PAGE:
As the responsible for the youth center in Ripoll says: “We must work on prevention in schools, open spaces, families, among our children ... Of course, to reach them, in often marginalized communities, is not simple, and it is slow”.
People in Ripoll are asking many questions now, and so are we:
What are we doing wrong?
What are we missing?
What are we not seeing?
What is the nature of our blindness?
To be continued…
The “Ripoll Case” certainly does not make radicalisation prevention easier – whether in schools or in other contexts…
When well-functioning young role-models are radicalised through short and simple interventions, as it seems in this case, what are we supposed to do in our prevention efforts? What should we be looking for? What should we be “preventing”?
Our European projects are concerned with radicalisation and extremism among young people in general, covering such collective fields as political/religious radicalisation, sport-related radicalisation and organised crime recruitment – along with what we might call “individual radicalisation”.
Can we at least link typical profiles to each of these forms of radicalisation, by the way?
What brings together the rather different forms of radicalisation is what state of the art radicalisation research concludes:
“The majority of extremist narratives offer three simple modes of engagement and understanding:
- A sense of identity
- A sense of belonging
- A sense of loyalty/duty/mission”
RAN Collection, European Commission, 2016
The problem is that in the Ripoll case, the young people already seemed to have developed robust, meaningful and life-long identities, belonging and duties!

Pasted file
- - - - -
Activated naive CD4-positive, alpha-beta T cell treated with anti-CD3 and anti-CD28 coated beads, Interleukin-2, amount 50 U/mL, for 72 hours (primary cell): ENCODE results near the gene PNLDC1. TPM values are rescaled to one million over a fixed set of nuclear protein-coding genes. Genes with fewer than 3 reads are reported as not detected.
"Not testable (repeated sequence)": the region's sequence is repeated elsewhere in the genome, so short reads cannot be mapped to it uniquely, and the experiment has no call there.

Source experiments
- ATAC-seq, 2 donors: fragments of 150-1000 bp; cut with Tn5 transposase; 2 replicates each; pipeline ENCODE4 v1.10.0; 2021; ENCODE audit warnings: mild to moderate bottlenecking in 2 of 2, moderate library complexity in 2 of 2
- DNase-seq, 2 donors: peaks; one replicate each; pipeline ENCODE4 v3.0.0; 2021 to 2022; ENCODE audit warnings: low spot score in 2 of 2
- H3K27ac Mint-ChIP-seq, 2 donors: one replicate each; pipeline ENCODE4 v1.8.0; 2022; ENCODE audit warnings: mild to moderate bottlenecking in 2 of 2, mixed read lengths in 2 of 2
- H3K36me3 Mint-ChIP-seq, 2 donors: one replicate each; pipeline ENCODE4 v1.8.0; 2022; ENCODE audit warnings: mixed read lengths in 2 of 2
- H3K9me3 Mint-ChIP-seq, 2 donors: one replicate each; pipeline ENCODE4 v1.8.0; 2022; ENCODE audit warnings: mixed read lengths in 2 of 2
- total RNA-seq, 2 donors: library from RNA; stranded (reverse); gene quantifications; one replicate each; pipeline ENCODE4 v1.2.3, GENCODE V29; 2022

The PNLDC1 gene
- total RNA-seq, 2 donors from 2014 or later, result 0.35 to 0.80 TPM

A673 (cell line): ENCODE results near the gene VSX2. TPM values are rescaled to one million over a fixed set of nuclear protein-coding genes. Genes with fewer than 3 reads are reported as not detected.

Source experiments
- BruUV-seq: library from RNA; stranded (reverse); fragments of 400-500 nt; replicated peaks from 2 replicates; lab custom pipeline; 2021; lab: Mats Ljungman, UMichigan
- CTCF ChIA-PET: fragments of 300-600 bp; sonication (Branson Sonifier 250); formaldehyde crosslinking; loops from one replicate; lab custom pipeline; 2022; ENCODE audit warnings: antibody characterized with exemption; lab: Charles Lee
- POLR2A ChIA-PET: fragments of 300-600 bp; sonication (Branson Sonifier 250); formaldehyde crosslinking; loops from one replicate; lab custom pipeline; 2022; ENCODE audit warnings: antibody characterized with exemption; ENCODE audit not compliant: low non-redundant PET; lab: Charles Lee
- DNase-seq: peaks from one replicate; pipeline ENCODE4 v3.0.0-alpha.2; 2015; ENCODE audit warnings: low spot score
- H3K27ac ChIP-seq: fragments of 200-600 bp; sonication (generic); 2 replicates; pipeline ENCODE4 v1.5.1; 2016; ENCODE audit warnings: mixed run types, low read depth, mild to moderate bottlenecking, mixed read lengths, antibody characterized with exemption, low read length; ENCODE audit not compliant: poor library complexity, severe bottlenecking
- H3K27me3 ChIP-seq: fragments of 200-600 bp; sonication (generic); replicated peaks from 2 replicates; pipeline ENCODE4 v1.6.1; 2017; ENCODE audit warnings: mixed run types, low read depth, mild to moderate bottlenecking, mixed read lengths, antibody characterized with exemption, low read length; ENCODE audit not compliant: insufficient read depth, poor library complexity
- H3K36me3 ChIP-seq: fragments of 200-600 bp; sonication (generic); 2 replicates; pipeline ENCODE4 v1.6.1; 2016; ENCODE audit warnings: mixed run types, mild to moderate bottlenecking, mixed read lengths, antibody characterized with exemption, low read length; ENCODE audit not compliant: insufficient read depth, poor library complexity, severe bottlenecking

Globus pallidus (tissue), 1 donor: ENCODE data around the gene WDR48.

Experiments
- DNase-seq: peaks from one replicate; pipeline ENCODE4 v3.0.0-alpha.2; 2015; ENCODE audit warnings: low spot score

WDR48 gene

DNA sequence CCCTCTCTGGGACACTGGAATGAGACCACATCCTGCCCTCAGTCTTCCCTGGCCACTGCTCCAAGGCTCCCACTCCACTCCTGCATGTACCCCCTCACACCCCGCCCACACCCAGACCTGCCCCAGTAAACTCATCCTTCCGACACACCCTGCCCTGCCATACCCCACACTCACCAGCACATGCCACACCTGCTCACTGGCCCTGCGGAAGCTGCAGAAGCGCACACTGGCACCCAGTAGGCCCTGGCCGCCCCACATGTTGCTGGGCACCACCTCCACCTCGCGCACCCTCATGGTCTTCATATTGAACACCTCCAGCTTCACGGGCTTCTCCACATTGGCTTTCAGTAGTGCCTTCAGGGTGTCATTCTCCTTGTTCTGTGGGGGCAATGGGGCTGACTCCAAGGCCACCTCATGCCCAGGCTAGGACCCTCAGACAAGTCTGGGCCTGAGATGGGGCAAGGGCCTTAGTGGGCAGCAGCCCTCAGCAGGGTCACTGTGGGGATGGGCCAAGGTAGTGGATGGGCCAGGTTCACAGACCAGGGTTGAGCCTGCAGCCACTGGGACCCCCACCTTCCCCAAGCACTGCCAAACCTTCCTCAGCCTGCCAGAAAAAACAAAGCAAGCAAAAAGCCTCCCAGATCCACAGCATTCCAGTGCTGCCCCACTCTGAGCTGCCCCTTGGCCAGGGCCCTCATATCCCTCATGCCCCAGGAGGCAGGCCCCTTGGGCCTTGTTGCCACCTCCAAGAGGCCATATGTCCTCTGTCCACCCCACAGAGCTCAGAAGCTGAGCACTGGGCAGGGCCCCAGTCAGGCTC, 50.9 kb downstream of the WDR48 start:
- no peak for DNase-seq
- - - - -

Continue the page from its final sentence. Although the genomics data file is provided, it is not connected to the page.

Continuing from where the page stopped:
Once again, our traditional radicalisation indicator system is questioned – and in this case the indicators system is questioned basically: not only were the lead terrorists doing well according to most human and social parameters, they were even role-models for other young people in the community.
So, and this is the link to the CHRIS project and also to PRIDE: if one of the key radicalisation prevention roles of schools is to spot, identify and report on young people demonstrating some form of radicalisation potential or behaviour… - there would be no reason for the school and the cultural organisations in Ripoll to report anything at all in this case!
This is one of the reasons that the CHRIS project takes radicalisation prevention in school to a didactic level: not primarily focusing on reporting or measures for individual students with so-called “radicalisation potential”, but asking the following didactic questions, re-triggered by the Ripoll case:
(In this context we define “didactics” as the ways in which learning is organised, contrary to pedagogical techniques linked to the learning of content)
- To what extent can schools be engaged in radicalisation prevention beyond simple reporting based on questionable indicators?
- To what extent can schools be engaged in radicalisation prevention beyond content discussions on radicalisation and extremism?
- To what extent can schools be engaged in radicalisation prevention at the level of responding to attractive and powerful radicalisation narratives, as described by the RAN Collection?
- To what extent can innovative didactics help build robust identity and life-wide narratives with the potential to respond to powerful radicalisation narratives or make these redundant?
- What kinds of “(micro)-energies” is “radicalisation potential” made of, including what is called “double identities linked to social mobility complexes”? How is such radicalisation potential energy produced in school and how can this be prevented?
- What kinds of “(micro)-energies” is “radicalisation potential” made of in the families and in social life? To what extent can schools interfere or interact with such radicalisation potential energies produced in the families and in social life?
- What kind of didactics can help build “(micro)-energies” countering the production of radicalisation energies?
- To what extent can schools, in the pursue of radicalisation preventive didactics, create open spaces to address the taboos that still might exist behind the “well-functioning”, such as the “double identities complex”: young people being embarrassed by their migrant, unemployed or alcoholic families, but still emotionally attached to these families?